India has reportedly decided not to join the US–led counter to China’s Belt and Road Initiative (BRI). The US initiative, which is a trilateral one involving Japan and Australia, was launched at the first Indo-Pacific Business Forum meeting on July 30 and seeks to fund infrastructure projects in the region for which about $113 million has been earmarked. India has opted to stay out of this initiative and thus maintain a fine balance between the US and China. Here, it is pertinent to recall that India has also stayed out of the Chinese BRI initiative.
China’s liability should be India’s opportunity
Such an attempt to maintain a balance between China and the United States needs to be jettisoned since it is a confusing strategy that involves sitting on the fence and, at times, even appeasing the Chinese. Arguably, India could take advantage of the vulnerabilities in the Chinese system and gain an upper hand in the asymmetric power equation that has developed vis-a-vis China.
Why has this statement been made now when Beijing has issued more than a dozen white papers on Tibet since the 1990s to bolster its claims, and has rapidly intensified the militarization of Tibet since the 2000s? Further, the fate of Muslims in Xinjiang is dire as China has detained a million ethnic Uighurs and sent some two million Uighurs and other ethnic Muslims to secret camps for indoctrination to Chinese nationalism.
Clearly, all is not well inside China. It is spending an enormous amount of money on the People’s Armed Police (PAP), deployed to curb internal rebellion and dissent. China’s expenditure on internal security is reportedly $196 billion, larger than the PLA’s official budget. This suggests internal destabilisation is a greater worry for the Communist Party than external threats…
These rising internal vulnerabilities and external pressures have caused China to woo India, with the first such instance in the post-Doklam phase being the statement made by Foreign Minister Wang Yi on the side lines of the parliamentary session in March 2018, when he was quoted saying, “if China and India are united, one plus one will become eleven instead of two.” The subsequent Wuhan informal summit in April between Prime Minister Modi and President Xi should also be seen in this context.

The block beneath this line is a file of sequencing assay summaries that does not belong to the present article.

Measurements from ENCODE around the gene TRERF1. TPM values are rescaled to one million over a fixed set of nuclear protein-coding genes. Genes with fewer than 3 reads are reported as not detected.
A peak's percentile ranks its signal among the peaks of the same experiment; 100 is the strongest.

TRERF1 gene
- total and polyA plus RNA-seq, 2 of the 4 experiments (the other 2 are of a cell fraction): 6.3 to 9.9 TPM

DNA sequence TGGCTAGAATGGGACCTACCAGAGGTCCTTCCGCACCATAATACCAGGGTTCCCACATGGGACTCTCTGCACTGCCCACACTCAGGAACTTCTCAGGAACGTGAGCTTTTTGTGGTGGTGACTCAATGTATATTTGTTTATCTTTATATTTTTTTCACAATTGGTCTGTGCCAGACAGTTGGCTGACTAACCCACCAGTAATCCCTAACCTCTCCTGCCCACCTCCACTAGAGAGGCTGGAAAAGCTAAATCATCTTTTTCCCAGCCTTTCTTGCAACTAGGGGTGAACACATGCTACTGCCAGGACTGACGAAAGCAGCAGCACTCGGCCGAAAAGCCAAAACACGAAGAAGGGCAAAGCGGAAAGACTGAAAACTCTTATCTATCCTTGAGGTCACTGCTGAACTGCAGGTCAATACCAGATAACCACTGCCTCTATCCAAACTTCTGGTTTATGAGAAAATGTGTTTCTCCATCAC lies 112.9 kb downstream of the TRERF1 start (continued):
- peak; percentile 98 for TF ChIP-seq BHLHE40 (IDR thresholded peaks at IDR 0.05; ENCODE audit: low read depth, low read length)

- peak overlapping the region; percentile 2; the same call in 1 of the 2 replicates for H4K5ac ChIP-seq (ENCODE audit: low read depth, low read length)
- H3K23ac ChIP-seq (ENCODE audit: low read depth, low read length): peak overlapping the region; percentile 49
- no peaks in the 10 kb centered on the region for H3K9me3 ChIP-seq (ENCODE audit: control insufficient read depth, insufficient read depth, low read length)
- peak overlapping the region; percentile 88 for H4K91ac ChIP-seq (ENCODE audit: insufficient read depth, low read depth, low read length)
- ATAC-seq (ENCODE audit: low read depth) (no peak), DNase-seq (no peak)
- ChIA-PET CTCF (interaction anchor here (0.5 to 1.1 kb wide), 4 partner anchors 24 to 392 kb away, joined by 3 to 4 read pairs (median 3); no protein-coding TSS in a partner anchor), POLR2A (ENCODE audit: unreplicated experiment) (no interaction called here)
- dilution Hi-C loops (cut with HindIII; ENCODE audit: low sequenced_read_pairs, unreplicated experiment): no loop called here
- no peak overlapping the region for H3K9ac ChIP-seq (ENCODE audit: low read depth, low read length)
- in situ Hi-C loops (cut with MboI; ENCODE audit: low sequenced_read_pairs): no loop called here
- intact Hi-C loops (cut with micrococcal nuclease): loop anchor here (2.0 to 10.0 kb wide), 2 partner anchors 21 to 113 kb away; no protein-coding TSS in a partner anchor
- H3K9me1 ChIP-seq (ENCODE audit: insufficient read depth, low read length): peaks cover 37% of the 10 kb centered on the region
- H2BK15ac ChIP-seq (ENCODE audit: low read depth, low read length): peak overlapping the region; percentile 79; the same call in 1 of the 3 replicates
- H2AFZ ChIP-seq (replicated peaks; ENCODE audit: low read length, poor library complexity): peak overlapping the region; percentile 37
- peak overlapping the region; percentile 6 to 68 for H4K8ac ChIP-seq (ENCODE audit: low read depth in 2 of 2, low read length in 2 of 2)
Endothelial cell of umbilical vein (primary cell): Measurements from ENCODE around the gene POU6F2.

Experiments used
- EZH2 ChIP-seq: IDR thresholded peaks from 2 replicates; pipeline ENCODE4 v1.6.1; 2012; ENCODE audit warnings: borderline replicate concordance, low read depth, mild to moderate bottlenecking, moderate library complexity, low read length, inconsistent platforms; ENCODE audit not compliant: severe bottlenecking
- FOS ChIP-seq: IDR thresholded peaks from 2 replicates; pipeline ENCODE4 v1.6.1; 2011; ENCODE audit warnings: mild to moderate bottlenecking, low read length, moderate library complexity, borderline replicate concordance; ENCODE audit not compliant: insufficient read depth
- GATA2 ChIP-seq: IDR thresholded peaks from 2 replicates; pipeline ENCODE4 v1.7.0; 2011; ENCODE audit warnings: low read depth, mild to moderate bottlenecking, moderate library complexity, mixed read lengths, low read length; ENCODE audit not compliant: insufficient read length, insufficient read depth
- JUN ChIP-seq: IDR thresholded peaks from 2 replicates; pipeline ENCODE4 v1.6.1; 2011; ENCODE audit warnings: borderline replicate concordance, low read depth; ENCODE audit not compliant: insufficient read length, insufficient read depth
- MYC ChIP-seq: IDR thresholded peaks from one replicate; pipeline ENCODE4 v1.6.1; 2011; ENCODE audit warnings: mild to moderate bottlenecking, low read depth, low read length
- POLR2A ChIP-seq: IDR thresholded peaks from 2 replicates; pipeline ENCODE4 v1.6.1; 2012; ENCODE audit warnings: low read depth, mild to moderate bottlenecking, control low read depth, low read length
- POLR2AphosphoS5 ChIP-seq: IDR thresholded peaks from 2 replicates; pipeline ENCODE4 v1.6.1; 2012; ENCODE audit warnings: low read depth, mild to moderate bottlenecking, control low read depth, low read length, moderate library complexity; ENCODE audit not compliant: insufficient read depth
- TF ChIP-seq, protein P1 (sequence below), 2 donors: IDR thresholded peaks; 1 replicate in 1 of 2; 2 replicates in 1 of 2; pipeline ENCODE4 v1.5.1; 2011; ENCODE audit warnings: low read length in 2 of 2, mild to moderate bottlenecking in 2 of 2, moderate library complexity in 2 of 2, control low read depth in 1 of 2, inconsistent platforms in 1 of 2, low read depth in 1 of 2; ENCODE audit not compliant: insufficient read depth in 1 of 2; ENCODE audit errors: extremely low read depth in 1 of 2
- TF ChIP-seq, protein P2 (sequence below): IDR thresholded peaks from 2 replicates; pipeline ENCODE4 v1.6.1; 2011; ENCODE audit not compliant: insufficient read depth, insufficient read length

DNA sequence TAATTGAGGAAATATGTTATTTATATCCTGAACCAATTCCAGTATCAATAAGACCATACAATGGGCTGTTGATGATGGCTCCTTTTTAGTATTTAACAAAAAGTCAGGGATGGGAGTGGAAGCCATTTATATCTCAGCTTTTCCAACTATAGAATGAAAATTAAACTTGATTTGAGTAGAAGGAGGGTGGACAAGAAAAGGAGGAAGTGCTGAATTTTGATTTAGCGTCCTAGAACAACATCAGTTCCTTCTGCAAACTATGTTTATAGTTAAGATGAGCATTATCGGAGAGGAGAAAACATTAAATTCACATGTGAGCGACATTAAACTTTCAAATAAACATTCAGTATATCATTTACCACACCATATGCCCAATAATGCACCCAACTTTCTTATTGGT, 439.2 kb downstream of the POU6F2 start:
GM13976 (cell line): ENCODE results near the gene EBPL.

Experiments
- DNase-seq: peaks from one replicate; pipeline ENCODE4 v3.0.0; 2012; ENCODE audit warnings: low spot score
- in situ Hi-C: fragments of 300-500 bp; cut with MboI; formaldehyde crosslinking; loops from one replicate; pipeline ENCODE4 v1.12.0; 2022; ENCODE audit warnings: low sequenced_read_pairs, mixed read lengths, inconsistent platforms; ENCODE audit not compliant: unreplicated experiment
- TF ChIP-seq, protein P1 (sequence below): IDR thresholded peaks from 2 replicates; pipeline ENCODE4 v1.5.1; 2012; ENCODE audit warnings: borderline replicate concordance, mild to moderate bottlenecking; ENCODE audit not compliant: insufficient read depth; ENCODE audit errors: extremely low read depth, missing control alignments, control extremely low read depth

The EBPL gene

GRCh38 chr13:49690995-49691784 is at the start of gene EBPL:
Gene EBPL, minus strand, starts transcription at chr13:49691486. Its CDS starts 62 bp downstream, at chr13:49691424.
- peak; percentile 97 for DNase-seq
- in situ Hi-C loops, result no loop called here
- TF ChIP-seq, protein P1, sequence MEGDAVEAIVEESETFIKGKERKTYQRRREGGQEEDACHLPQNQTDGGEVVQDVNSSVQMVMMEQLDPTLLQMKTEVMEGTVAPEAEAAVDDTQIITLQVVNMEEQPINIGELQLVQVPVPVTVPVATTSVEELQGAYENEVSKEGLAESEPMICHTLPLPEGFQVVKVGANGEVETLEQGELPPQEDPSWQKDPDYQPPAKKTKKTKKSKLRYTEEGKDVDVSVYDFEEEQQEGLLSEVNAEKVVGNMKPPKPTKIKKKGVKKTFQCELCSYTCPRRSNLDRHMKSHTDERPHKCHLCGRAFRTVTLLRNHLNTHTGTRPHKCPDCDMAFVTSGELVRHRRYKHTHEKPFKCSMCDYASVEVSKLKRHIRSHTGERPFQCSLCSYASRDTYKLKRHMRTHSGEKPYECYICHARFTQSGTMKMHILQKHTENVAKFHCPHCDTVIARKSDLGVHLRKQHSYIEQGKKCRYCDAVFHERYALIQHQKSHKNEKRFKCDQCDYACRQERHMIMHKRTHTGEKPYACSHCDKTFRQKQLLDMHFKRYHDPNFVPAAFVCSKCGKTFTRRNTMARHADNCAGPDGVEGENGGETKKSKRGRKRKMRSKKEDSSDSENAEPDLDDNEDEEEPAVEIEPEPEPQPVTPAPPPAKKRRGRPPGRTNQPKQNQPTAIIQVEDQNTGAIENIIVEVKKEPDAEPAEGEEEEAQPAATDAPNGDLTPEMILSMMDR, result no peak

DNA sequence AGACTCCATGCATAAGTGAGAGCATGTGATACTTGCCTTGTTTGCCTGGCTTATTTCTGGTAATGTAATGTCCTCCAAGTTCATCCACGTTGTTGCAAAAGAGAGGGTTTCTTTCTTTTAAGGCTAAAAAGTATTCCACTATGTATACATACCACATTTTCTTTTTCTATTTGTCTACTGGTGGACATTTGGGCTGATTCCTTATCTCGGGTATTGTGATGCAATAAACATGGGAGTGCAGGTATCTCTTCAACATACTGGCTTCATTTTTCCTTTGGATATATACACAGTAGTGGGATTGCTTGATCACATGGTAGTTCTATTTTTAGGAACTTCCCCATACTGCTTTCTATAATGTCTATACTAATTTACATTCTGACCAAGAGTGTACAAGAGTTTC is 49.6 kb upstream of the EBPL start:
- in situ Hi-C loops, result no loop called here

Simply put, vulnerability not only explains China’s courting of India at this juncture...China’s current vulnerability emanates from Trump’s Indo-Pacific strategy, which challenges Xi’s dream project, the BRI, with an estimated cost of $8 trillion. And to deal with this vulnerability, China is wooing India. At this juncture, India is a lesser contradiction, notwithstanding the 2017 Doklam crisis and New Delhi’s refusal to endorse the BRI. There is no real bonhomie between India and China, and there can never be, because according to Confucian thought, there cannot be two tigers residing on a single mountain.
In dealing with China, India should thus be aware of the former’s deep insecurities and vulnerabilities. It should shape its China policy from such ‘knowing’ and not from a superficial analysis of the immediate global circumstances. India should reconsider joining the US-led counter to the BRI, albeit after scrupulous negotiations that both uphold its foreign policy interests and shield it from the dragon’s wrath.
(Abanti Bhattacharya - Views expressed are of the author and do not necessarily reflect the views of the IDSA or of the Government of India; Courtesy: https://idsa.in)